How about a world that is human-being-friendly? How about a world which is difference-friendly within the context of love and peace? How about a world that is unfriendly to greed, domination and elitism?

Thursday, June 14, 2012


Process, the way life unfolds and evolves, has always fascinated me. Unlike those who are fixed on goals or maintaining a certain kind of lifestyle, I have consciously surfed my own life's process. The illusion that we control or totally shape our own lives has never taken hold in my mind. I leave that thinking to yowling Libertarians and the lucky rich.

My recent lesson in process is coming from a contractor, a plumber and others. Consulting with these skilled people on a project has already expanded my understanding of the layers of a process to achieve an apparently simple concrete result. Timing can be everything. Coordination is key and requires flexible patience. 

What about my own process then, in light of what I am learning now? Linear thinking continues to plague my own process. My head spins at the sight of a complex calculus equation. Learning to think in multiple dimensions comes slowly to me. This isn't multitasking, which can just be an excuse for disorganization. Thinking in multiple dimensions is a form of compassion. It includes the process of others in what I hope to achieve or who I wish to become.

Wednesday, June 13, 2012


Water, inexorable, brings you to its own level. Anyone who has managed property or maintained a house knows what I mean. Water teaches anyone who wishes to control it some valuable lessons about life.

Tuesday, June 12, 2012


This morning I heard an NPR story on obesity in dragonflies...yes, dragonflies. The presenter was explaining a study of full-figured dragonflies which revealed a parasite which caused a pre-diabetic condition in the portly insects. I was interested until the presenter said this may be a step to eliminating the notion that diabetes should always be managed in part by diet and exercise.

I do not begrudge any scientists his/her passion for discovery. However, the capitalist interference in science has corrupted the motives of some of our best minds. In this dragonfly case, the research is most likely being sold to funders as a potentially marketable cure for diabetes. In other words, a competing (in capitalist terms) product for diabetes treatment.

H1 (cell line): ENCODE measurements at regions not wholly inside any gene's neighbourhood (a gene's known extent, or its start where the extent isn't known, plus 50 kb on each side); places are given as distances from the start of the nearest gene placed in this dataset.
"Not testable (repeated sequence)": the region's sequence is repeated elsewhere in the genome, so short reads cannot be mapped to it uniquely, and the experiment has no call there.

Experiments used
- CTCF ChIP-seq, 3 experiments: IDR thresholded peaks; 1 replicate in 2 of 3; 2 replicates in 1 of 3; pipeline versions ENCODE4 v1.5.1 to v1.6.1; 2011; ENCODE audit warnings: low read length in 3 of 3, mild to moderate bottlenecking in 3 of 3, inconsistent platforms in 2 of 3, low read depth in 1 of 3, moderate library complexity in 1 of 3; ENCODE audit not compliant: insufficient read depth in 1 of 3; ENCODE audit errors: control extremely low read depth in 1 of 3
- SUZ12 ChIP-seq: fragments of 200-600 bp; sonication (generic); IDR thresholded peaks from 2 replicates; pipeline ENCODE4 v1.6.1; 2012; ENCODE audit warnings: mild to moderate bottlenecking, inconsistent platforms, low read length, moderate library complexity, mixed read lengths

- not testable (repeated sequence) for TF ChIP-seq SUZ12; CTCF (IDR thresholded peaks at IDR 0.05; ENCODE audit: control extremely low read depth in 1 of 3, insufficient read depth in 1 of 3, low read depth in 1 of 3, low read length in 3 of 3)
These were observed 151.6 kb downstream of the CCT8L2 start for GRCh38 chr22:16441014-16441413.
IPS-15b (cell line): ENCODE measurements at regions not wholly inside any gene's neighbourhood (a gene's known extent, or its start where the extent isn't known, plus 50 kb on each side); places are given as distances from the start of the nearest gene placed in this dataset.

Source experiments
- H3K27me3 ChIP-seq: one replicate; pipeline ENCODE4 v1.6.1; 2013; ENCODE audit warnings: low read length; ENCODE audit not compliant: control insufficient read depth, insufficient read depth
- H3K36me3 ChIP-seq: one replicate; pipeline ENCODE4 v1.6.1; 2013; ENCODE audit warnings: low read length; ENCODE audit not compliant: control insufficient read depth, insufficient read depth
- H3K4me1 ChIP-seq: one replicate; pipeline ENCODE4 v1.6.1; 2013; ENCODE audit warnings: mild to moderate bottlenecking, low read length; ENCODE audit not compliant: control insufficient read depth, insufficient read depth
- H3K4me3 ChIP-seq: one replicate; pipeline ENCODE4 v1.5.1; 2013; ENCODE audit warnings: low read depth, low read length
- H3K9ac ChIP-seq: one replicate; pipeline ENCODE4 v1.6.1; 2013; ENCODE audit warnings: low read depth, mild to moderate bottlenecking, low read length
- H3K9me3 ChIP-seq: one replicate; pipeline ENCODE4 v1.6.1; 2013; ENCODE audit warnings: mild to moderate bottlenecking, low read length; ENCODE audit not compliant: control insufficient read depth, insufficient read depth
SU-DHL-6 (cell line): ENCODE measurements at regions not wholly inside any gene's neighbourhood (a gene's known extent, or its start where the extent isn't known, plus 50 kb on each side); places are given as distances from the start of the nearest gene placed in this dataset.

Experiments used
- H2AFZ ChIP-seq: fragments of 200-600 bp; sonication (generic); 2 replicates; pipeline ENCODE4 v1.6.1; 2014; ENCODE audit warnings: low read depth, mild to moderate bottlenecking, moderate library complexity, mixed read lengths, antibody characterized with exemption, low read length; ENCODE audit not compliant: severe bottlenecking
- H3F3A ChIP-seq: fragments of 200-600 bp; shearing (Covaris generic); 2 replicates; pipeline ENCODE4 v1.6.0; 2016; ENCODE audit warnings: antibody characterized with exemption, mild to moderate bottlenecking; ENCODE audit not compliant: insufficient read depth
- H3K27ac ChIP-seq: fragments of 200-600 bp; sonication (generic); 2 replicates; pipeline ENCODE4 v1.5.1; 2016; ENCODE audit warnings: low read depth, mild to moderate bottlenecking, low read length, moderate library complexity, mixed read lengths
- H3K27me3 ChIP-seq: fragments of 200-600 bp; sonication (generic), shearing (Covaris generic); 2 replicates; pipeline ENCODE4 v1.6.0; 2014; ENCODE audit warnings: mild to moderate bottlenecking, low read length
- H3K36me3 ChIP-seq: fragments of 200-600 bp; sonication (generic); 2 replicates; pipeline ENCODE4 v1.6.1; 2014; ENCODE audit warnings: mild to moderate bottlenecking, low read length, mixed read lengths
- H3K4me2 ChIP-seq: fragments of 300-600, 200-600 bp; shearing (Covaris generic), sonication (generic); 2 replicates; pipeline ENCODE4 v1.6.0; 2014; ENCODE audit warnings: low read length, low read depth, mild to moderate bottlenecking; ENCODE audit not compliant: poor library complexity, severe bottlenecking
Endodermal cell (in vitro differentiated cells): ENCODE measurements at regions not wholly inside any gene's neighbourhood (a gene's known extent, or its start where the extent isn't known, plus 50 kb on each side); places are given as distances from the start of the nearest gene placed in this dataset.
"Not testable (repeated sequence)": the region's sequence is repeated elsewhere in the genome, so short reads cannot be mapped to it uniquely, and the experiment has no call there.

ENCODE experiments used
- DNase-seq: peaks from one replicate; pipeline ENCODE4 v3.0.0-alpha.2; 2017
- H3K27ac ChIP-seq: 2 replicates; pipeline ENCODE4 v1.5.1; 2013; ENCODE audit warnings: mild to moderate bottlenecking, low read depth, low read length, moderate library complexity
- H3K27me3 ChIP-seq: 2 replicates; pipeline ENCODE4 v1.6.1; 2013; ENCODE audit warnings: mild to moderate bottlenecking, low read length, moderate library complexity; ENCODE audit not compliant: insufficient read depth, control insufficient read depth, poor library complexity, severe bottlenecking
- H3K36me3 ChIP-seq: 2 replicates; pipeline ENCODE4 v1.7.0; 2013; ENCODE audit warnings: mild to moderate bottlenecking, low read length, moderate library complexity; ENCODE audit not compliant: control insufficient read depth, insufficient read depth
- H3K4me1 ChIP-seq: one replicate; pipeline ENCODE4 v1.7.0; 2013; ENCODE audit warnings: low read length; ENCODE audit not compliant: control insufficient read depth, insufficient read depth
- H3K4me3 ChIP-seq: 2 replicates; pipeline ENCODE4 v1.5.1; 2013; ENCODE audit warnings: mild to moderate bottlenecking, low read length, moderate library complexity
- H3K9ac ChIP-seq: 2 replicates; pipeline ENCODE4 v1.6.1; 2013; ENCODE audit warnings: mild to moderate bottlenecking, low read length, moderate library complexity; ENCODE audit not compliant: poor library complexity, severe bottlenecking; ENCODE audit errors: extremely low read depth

Advances in treating any disease are welcomed. However, as seen with the vast marketing of antibiotics by capitalist pharmaceutical companies, losing sight of the practical in favor of the profitable can do great harm. Capitalism is in love with the new and marketable. However, the new and marketable is often detrimental to human life, especially when it overshadows the practical, simple and reliable.

Monday, June 11, 2012


How often do you take time to remove the deadwood from your environment and your mind? Probably not often often enough.

Trimming trees and bushes yesterday was a rewarding activity. Removing weeds from a flower bed. Laying down fresh mulch. Transplanting. Making the public sidewalk in front of the house more friendly, beautiful and passable. 

Pruning clears way for more light and air. These are required for new growth and the health of what is already growing. Understanding the land, even in the smallest urban ways, contributes to self-understanding. Nurturing the environment nurtures the mind and exercises the body. These activities promote consciousness and compassion by raising the awareness of the human place in the Universal ecology.

Sunday, June 10, 2012


I recently spoke with a friend who has had a relapse of breast cancer. When I told her that the news saddened me, she said, "Why sad? I'm not dying yet!" This is an indication of her determination to stay well despite the threat on her life. It also indicates her defensiveness, a normal state when dealing with the harsh effects of chemotherapy, including hair loss, devastating fatigue and a daily test of resolve.

Crisis is an inevitable part of mortal being in a chaotic Universe. We will all sicken in some way and eventually die. However, some of us are more durable in the face of crisis than others. Why is that so?

Daily practice is a way in which I consciously try to maintain my durability. My intentional efforts to have durable strength as my body ages becomes ill are motivated in part by my experience of severe illness. Many people my age, who have never experienced severe illness, are obsessed with maintaining beauty or youthfulness. I know from experience that beauty and youthfulness are not durable qualities in the face of cancer or other severe illnesses. During my work as a hospice nurse, I have seen beauty rapidly evaporate and leave its youthful bearer adrift.

Aging isn't for sissies, as the saying goes, but even sissies must age. Establishing habits of health and mental well being is the best path to developing a durable body and mind. This is the core of what I call a humanist practice.

Saturday, June 9, 2012


I experience annual Gay Pride festivals as a gay man of sixty-two. I visualize myself as a bedraggled veteran, like a familiar specter at any November 11th parade, my body shifting and shrinking within my gay uniform of shorts and T-shirt. While I look own with some reserve, the exuberance of youth amuses me. Memory brings me back there with editing.

The adolescents fascinate me. They are two generations away from our struggle. We worried about them back then. We didn't want them to be tortured as we had been. Do they get it? Does it matter? We succeeded for them, whether they get it or not. That is our reward. They must find their own.

Tolerating the occasional stare which says, "What are you doing here, old man?", is easy. It beats being invisible and discarded, like so many of my gay forebears. Peter and I walk along together. Our nine years have been punctuated by these parades. He snaps scores of pictures. I wield the small video cam. It is a ritual of sorts. A creative one.